“One Hundred Years of Solitude” by Gabriel Garcia Marquez, 1967, translated from Spanish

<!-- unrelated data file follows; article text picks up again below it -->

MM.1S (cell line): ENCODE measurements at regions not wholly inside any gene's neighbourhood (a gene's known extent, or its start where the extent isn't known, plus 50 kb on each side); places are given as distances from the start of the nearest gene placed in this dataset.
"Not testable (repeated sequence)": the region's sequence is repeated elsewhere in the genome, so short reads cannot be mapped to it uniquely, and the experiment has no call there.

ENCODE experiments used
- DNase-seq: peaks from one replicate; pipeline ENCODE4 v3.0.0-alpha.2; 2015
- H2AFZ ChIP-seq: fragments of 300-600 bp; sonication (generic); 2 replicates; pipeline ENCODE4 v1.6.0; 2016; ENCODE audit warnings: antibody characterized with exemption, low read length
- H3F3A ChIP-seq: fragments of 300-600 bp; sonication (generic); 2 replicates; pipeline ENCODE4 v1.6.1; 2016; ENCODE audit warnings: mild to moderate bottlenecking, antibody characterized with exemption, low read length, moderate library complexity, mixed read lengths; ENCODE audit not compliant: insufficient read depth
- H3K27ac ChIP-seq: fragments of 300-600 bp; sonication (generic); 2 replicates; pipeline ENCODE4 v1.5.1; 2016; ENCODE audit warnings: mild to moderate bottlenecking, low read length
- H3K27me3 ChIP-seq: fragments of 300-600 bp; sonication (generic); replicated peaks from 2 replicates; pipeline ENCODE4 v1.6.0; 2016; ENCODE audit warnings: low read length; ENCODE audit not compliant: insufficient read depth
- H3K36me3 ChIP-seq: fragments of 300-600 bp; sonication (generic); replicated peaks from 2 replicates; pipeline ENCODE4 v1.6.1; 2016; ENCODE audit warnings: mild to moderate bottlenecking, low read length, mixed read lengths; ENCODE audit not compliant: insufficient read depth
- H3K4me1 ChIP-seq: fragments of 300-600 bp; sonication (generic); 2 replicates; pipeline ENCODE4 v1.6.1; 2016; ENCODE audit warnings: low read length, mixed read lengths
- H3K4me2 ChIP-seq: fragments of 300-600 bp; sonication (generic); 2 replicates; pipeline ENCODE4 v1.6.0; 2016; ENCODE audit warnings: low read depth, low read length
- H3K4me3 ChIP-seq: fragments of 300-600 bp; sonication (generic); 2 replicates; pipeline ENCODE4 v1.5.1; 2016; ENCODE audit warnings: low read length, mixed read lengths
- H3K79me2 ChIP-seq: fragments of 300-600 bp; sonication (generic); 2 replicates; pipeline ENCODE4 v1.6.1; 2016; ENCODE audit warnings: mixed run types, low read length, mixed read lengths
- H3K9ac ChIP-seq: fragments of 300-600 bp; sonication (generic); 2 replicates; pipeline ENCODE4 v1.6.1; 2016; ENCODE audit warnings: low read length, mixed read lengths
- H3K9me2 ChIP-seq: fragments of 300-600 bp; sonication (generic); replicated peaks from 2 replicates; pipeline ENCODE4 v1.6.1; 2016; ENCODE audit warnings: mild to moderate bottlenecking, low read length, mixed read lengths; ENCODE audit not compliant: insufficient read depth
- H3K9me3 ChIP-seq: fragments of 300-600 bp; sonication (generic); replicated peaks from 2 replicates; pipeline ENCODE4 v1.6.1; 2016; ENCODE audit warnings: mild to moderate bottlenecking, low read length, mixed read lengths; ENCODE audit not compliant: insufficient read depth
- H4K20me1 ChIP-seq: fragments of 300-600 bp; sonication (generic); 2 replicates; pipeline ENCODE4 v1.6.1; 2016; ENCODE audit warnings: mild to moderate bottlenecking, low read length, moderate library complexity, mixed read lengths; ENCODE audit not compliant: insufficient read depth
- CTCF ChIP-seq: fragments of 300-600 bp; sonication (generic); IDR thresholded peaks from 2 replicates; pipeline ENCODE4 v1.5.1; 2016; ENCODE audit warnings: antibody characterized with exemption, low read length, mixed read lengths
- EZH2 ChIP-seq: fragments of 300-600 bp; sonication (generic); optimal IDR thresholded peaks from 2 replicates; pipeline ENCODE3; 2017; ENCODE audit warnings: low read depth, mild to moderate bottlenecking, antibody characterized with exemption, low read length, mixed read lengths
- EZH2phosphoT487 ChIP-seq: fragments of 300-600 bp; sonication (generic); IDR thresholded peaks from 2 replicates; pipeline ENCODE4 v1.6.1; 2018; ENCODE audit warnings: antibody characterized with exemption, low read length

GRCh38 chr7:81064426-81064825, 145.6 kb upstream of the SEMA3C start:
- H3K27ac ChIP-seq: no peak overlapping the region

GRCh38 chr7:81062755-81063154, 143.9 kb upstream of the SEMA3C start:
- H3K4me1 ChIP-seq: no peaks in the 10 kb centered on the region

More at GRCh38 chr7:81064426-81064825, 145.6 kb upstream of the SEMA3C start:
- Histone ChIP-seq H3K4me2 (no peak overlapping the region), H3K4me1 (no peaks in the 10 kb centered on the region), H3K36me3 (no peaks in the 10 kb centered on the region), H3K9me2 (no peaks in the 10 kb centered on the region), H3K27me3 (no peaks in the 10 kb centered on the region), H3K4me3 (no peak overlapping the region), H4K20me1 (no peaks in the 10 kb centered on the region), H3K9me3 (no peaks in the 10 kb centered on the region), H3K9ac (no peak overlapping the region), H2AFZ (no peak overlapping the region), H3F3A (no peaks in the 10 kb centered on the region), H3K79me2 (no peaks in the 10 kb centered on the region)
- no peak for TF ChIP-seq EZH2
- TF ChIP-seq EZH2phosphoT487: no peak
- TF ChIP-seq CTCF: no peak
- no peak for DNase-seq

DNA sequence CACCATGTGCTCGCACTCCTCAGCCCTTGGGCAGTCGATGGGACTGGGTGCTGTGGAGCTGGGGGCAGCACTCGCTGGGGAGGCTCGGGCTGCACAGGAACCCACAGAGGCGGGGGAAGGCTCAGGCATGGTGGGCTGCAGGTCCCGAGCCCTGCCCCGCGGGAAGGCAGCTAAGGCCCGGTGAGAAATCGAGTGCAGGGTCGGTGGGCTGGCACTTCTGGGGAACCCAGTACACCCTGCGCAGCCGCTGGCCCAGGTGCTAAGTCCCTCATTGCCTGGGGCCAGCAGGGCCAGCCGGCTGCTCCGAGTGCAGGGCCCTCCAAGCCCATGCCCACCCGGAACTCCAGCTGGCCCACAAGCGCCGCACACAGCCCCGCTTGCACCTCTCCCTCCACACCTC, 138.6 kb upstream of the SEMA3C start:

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Winner of a 1982 Nobel prize for literature and numerous other awards, “One Hundred Years of Solitude” is the story of the Buendia family who founded the mythical town of Macondo in the wilderness interior of Columbia during the mid 19th century.  Throughout the next one hundred years and seven generations of their family they live there through good times, a twenty year war, the arrival of foreigners, economic upheaval, harsh rulers, and natural disasters.  Macondo seems to be simultaneously isolated (in solitude), and at the crossroads of events in Colombia during the period.  Although the overall storyline is simple; that of the town’s history and it’s inhabitants, there are dozens of stories within the lives of these characters which are woven together into the overall history of the Buendia family and Macondo.  There is a large cast of characters, many with similar names, so that even with the family tree in the front of the book, I found it necessary to write down the specifics of each character in order to recall them when they are referred to outside their featured scenes.  For example, there are over 20 characters with the first name of “Aureliano”.  Some of them are minor and the major ones are spread out over the 100 year timeframe.  Similarly, there are multiple Arcadio’s, Amaranta’s, Remedios’, and Ursula’s.  The name repetition feeds into the larger idea throughout the book; that history is cyclical and events from the past are echoed in successive occurrences.